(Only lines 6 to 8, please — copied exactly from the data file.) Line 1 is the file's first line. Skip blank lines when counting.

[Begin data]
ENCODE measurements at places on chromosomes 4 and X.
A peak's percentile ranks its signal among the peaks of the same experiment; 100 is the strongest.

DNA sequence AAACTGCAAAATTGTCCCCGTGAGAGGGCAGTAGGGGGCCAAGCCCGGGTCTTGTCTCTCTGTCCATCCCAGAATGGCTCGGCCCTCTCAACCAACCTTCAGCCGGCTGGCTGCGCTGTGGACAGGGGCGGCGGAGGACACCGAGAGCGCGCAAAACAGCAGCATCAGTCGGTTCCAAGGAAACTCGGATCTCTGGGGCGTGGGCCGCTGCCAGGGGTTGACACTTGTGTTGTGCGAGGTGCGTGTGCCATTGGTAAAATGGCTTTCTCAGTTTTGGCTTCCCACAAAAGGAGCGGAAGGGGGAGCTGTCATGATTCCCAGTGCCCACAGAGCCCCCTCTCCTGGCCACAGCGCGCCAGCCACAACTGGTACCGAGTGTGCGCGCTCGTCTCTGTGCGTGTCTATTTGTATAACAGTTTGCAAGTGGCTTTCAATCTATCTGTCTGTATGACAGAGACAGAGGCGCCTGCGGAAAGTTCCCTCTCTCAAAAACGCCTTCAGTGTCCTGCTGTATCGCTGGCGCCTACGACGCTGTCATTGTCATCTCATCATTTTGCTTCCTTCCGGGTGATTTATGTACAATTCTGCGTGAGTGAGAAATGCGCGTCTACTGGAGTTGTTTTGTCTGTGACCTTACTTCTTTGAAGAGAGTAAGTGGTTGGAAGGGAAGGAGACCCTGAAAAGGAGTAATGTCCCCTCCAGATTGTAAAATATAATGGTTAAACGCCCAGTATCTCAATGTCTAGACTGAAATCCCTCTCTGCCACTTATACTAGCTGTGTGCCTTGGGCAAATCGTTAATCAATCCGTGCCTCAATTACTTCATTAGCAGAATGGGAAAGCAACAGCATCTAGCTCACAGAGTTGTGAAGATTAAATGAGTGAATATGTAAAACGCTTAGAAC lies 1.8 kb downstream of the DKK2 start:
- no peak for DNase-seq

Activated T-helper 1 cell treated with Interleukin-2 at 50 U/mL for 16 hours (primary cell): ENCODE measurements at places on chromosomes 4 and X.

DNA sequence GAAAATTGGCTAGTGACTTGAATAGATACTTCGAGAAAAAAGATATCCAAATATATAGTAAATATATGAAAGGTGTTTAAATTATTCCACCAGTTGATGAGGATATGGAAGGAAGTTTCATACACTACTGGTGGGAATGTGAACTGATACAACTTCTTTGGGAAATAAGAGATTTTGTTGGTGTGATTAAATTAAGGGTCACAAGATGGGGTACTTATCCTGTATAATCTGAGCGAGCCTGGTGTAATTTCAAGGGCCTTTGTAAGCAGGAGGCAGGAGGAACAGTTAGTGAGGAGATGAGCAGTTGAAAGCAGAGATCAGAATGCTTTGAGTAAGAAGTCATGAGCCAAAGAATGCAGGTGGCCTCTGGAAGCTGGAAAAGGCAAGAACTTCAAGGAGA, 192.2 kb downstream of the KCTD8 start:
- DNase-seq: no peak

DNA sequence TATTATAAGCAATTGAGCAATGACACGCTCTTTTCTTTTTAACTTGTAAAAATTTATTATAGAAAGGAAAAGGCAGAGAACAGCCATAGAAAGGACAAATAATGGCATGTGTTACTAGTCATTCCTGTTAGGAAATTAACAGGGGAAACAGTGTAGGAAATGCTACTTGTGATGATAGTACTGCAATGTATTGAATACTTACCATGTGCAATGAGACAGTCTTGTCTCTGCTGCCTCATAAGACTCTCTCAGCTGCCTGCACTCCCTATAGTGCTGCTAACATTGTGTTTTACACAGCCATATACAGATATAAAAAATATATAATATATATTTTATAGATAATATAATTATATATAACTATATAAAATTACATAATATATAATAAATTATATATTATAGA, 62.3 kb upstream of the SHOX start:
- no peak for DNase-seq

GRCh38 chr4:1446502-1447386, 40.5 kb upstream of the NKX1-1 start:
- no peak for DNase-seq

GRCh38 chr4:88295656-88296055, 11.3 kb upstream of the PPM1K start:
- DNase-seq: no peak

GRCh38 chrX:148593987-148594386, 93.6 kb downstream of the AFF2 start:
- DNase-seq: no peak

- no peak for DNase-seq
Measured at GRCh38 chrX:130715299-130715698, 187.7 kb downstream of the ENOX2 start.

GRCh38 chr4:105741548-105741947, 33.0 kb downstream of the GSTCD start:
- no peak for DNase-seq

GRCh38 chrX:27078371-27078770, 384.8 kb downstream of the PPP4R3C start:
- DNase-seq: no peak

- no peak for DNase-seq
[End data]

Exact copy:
DNA sequence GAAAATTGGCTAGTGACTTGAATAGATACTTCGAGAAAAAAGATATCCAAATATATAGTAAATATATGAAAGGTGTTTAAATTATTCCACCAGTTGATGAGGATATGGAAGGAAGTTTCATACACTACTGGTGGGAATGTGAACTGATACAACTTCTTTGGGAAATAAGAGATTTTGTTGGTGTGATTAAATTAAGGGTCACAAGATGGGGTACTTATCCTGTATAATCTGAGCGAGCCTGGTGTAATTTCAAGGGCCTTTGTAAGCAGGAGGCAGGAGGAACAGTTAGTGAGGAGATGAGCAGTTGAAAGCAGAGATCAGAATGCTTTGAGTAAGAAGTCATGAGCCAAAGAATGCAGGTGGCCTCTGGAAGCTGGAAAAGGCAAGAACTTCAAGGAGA, 192.2 kb downstream of the KCTD8 start:
- DNase-seq: no peak

DNA sequence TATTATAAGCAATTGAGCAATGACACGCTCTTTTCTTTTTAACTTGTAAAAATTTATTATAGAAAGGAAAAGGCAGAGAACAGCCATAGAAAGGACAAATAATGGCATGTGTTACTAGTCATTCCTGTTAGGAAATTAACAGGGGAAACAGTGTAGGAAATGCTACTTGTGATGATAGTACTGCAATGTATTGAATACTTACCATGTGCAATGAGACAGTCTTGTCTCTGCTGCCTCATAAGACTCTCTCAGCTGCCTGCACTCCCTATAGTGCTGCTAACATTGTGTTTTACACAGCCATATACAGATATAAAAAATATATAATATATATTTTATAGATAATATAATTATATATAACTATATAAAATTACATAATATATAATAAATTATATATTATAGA, 62.3 kb upstream of the SHOX start: